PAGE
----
Over the last five years, a new generation of home brands has hit the market, including Snowe, Brooklinen, and Parachute. These brands sell well-made towels, sheets, and other accessories at more affordable prices, thanks to a direct-to-consumer, digitally first approach. But while they started out as niche brands primarily targeting urban millennials, there’s some evidence that they may soon start stealing market share from chains like Bed, Bath & Beyond, the home section of Nordstrom, and high-end bedlinen brands like Frette.
Today, Parachute, which was founded by a millennial, Ariel Kaye, in 2014, just landed $30 million in Series C funding, led by H.I.G. Growth Partners, with participation from Upfront Ventures and JAWS Ventures, among others. Kaye says the money will be used to open stores, create products in new categories, and invest in marketing, tech, and supply-chain improvements.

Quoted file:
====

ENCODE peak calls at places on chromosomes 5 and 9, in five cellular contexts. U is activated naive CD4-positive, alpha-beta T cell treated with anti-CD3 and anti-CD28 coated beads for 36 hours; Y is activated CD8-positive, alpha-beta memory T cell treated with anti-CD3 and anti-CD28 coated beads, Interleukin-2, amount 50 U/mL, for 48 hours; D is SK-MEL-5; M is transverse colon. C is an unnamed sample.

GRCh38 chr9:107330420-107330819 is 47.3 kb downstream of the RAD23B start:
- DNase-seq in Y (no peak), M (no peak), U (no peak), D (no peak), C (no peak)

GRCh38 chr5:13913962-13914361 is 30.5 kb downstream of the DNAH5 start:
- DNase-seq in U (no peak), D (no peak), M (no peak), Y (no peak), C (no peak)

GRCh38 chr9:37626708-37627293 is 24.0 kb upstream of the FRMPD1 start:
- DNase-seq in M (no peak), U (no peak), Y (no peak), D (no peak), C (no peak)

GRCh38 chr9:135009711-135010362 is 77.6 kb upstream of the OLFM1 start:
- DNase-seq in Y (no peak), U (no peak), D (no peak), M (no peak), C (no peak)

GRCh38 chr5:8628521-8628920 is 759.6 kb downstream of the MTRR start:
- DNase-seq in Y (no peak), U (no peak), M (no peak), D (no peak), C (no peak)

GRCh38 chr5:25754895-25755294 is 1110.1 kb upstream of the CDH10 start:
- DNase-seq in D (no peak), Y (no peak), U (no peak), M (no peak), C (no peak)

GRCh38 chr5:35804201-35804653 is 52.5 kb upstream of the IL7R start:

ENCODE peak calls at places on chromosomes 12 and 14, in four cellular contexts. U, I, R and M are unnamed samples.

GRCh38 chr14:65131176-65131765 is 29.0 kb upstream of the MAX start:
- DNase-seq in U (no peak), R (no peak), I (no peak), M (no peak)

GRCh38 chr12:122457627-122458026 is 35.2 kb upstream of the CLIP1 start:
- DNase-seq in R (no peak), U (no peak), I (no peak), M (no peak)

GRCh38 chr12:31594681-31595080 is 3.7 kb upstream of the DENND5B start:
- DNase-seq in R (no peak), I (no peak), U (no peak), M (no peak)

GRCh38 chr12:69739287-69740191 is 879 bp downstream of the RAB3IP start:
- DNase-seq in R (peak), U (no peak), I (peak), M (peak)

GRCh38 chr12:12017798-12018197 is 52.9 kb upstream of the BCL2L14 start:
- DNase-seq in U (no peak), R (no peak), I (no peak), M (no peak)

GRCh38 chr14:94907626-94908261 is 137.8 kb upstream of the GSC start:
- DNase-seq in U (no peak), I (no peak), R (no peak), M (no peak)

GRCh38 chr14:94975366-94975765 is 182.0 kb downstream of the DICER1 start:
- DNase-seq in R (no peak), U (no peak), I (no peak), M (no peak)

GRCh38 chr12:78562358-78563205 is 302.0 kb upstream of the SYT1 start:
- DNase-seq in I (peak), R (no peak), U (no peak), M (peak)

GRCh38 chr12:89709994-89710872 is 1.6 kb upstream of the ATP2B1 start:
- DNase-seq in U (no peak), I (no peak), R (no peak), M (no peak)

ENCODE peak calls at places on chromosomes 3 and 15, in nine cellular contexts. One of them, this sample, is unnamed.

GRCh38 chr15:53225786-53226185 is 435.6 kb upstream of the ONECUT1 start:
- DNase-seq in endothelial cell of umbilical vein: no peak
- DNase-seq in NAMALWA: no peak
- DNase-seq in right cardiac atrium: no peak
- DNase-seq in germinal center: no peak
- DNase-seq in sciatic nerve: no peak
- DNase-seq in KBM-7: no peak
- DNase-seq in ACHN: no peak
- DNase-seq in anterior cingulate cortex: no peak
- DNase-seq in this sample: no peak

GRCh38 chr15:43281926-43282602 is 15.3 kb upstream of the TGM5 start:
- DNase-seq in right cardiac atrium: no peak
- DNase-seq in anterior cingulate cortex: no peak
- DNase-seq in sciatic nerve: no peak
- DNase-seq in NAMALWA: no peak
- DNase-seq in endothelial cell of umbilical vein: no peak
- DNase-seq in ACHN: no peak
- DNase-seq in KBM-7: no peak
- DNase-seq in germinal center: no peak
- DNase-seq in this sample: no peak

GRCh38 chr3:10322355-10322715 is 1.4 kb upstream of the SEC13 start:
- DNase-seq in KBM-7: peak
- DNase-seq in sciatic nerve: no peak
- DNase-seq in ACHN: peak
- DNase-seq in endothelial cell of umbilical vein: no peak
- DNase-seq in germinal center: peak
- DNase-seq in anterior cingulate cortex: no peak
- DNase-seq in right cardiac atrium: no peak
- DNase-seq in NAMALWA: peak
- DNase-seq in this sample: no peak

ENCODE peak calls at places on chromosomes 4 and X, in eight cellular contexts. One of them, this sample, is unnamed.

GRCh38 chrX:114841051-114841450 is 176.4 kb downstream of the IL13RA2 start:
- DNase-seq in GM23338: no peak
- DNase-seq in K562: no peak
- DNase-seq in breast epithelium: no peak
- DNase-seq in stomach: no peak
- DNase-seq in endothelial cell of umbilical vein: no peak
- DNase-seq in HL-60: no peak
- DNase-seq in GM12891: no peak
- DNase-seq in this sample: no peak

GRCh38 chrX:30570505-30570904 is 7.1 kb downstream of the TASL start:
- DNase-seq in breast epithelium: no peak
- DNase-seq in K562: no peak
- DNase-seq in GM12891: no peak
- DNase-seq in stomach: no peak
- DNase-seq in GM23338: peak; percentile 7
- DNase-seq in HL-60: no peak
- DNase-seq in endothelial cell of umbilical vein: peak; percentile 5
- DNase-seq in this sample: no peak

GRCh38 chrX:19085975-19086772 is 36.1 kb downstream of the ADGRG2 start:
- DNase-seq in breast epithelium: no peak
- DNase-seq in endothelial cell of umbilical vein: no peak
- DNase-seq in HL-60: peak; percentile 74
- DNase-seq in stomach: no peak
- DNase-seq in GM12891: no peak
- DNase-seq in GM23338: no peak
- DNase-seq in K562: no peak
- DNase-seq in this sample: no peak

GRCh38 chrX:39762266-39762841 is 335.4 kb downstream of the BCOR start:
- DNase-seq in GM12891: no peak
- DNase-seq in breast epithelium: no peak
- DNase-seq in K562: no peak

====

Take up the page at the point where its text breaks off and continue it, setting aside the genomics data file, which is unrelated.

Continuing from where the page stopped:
Parachute has grown 400% year-over-year on average since it launched. It sells an assortment of home textiles that are sourced in Italy and have a relaxed, gender-neutral aesthetic. It launched with sheets–notably rumpled linen sheets–but has now expanded into other categories, including baby, bath, table linens, and home decor.
While the brand launched online and still makes the majority of its sales through its website, Kaye has been keen to open stores where customers can sample products and have a fun, immersive experience with the brand. Parachute now has three stores in Venice Beach, Portland, and New York, but this round of funding will be used to accelerate the brand’s retail presence, with 20 stores set to open in the next two years.
All of this shows that direct-to-consumer startups are revving up to replace dusty heritage brands in the American retail landscape.